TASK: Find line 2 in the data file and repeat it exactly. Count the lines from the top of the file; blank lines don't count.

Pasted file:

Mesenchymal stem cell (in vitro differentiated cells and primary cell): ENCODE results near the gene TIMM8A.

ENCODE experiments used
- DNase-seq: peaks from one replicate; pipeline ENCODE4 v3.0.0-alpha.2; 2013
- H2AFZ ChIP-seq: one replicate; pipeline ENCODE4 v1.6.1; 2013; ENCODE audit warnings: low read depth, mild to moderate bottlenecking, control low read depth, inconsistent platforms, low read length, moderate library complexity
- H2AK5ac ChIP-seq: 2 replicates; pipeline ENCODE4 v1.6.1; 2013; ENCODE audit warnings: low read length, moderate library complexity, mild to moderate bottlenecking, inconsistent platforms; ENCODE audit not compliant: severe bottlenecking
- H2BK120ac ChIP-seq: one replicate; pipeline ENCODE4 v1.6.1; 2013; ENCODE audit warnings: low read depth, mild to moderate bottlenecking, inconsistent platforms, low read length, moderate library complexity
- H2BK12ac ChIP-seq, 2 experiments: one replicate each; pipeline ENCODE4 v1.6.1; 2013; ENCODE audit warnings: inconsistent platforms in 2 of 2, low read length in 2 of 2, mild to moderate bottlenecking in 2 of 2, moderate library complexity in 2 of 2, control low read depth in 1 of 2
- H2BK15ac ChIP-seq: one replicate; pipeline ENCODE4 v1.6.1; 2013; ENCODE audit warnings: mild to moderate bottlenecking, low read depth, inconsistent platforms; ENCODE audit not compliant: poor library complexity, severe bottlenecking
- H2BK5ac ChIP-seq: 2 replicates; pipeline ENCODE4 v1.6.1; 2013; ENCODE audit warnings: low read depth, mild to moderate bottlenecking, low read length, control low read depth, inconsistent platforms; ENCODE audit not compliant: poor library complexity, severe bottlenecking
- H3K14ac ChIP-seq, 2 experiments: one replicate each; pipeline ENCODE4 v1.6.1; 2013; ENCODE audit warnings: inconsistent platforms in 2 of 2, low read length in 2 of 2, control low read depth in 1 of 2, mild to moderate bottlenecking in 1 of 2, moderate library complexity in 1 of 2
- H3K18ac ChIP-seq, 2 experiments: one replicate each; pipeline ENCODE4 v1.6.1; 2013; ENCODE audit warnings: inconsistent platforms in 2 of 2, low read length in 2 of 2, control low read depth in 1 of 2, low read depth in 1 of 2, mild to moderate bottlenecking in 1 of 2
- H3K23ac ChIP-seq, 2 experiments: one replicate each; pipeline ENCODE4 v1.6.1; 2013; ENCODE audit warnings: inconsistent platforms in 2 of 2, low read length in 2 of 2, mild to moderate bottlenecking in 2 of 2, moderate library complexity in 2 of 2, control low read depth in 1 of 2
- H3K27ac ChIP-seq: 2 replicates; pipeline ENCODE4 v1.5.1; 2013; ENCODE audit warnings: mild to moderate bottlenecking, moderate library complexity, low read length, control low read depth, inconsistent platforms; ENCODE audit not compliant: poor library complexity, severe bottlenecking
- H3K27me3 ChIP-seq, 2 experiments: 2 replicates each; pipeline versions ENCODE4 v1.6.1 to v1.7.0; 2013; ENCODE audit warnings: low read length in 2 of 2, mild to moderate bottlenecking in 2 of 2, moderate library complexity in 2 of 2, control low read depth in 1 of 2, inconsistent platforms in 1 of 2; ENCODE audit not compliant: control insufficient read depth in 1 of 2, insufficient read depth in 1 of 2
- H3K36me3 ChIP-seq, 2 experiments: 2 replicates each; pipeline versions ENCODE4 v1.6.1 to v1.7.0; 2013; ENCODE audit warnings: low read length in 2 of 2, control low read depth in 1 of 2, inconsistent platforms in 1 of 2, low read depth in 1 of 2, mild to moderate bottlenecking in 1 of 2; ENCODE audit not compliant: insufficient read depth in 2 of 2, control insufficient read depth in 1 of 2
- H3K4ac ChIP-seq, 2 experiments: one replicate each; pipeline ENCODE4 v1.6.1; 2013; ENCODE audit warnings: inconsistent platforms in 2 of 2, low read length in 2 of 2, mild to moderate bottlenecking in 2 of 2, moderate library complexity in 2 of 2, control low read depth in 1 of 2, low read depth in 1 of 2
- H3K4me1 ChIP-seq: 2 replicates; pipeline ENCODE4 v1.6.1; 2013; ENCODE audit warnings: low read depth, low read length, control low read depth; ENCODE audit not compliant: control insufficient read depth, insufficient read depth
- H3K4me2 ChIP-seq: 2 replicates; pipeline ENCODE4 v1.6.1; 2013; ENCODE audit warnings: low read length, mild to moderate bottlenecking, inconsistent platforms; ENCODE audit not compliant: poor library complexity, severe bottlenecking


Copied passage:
ENCODE experiments used